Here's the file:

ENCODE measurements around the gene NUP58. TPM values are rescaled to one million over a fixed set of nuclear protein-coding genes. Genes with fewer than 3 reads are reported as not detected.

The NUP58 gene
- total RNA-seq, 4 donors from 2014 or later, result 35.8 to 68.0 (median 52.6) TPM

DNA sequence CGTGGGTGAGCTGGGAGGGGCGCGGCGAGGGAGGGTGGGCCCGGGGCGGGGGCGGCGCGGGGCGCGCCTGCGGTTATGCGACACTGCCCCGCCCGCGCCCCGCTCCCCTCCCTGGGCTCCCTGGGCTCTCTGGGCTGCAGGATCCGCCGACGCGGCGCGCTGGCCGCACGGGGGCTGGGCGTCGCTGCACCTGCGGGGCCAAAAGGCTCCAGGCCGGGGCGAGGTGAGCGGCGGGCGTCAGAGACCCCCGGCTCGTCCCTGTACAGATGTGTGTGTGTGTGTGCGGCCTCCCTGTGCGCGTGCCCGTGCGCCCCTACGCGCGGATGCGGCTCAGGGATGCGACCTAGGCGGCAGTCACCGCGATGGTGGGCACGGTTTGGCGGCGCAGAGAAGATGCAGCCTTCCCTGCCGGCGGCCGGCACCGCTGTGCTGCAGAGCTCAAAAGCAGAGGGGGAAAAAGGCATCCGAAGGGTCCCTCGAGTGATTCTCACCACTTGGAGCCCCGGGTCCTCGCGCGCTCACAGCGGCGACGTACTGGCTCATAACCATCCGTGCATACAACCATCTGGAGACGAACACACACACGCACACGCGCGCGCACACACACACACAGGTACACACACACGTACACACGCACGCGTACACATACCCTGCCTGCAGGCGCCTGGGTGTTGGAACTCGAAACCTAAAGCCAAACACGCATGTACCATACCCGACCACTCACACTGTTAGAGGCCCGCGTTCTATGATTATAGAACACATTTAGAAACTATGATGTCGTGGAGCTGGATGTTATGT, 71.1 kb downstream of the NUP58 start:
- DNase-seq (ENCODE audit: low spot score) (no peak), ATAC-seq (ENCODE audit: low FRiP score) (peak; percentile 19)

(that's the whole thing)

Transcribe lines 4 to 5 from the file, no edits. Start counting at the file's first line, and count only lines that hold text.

DNA sequence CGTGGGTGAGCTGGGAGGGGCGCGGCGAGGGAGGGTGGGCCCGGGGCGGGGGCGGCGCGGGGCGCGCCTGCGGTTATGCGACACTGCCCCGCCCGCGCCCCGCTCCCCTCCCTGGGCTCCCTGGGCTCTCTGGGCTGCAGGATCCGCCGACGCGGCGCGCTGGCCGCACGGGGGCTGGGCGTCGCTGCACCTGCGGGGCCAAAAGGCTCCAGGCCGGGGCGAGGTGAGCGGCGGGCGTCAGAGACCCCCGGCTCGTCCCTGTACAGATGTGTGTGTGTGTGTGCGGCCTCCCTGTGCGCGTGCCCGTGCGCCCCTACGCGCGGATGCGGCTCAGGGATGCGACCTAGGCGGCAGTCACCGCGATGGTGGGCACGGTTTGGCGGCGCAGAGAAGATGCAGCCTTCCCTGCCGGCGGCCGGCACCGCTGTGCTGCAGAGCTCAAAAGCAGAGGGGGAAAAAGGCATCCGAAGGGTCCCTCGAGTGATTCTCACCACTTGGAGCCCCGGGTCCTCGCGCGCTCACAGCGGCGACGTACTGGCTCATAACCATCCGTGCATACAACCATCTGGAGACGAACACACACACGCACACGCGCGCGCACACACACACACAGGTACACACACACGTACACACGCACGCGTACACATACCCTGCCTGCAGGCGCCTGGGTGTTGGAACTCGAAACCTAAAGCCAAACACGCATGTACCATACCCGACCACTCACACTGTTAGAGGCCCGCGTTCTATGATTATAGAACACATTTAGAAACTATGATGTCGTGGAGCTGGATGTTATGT, 71.1 kb downstream of the NUP58 start:
- DNase-seq (ENCODE audit: low spot score) (no peak), ATAC-seq (ENCODE audit: low FRiP score) (peak; percentile 19)